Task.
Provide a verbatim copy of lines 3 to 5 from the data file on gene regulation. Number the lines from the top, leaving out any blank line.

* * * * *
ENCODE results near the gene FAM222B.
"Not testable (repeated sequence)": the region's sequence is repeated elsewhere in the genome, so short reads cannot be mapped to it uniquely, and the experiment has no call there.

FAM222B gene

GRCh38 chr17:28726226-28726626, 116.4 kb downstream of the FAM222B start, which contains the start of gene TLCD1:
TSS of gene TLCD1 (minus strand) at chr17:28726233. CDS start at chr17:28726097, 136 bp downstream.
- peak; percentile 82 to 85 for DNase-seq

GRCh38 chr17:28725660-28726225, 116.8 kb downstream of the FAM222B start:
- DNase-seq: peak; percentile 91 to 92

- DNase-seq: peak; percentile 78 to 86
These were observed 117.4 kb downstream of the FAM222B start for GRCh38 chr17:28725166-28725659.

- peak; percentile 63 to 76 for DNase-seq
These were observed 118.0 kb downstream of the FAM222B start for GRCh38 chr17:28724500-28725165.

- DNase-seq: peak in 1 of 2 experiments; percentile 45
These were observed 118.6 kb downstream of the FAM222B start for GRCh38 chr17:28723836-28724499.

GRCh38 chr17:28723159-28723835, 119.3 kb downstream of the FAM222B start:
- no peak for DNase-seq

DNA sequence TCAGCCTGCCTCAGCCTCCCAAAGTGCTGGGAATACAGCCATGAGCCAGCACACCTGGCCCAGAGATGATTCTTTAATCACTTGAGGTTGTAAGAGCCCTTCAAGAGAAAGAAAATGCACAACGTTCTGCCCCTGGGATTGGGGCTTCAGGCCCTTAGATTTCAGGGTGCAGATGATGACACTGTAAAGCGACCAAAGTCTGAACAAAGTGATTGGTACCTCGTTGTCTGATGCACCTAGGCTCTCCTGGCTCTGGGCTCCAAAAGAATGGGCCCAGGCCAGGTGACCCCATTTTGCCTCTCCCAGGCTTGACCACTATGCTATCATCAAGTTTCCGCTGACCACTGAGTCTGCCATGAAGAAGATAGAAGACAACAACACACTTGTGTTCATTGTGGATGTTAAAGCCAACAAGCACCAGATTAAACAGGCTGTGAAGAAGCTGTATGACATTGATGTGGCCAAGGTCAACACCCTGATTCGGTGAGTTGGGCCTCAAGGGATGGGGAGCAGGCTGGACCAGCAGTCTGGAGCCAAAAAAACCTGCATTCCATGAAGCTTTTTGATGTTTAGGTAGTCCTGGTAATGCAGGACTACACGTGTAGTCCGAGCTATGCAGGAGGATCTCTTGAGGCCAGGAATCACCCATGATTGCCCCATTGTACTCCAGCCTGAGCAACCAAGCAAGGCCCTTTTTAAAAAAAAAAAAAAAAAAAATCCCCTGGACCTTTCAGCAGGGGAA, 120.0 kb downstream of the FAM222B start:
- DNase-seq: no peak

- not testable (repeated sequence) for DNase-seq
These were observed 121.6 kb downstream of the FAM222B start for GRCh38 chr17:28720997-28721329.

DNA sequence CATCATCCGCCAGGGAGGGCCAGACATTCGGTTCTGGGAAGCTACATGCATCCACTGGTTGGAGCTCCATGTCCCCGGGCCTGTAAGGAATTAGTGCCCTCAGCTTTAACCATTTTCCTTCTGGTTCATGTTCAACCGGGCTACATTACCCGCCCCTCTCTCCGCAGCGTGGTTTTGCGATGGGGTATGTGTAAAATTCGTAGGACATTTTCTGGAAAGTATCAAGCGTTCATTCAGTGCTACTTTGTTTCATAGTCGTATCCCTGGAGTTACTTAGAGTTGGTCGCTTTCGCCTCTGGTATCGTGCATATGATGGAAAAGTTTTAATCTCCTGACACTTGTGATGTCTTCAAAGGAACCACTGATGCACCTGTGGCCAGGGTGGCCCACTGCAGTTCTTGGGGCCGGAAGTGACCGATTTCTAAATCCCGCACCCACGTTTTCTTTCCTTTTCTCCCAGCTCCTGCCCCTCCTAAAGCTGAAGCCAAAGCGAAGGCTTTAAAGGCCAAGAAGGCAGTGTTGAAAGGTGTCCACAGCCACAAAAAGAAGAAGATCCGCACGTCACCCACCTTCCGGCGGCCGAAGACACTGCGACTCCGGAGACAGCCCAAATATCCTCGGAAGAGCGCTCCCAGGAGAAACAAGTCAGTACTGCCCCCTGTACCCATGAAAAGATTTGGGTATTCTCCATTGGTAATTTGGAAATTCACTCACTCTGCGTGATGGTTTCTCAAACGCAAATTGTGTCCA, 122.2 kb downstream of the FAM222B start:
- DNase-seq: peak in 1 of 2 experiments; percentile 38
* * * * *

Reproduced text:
FAM222B gene

GRCh38 chr17:28726226-28726626, 116.4 kb downstream of the FAM222B start, which contains the start of gene TLCD1:
TSS of gene TLCD1 (minus strand) at chr17:28726233. CDS start at chr17:28726097, 136 bp downstream.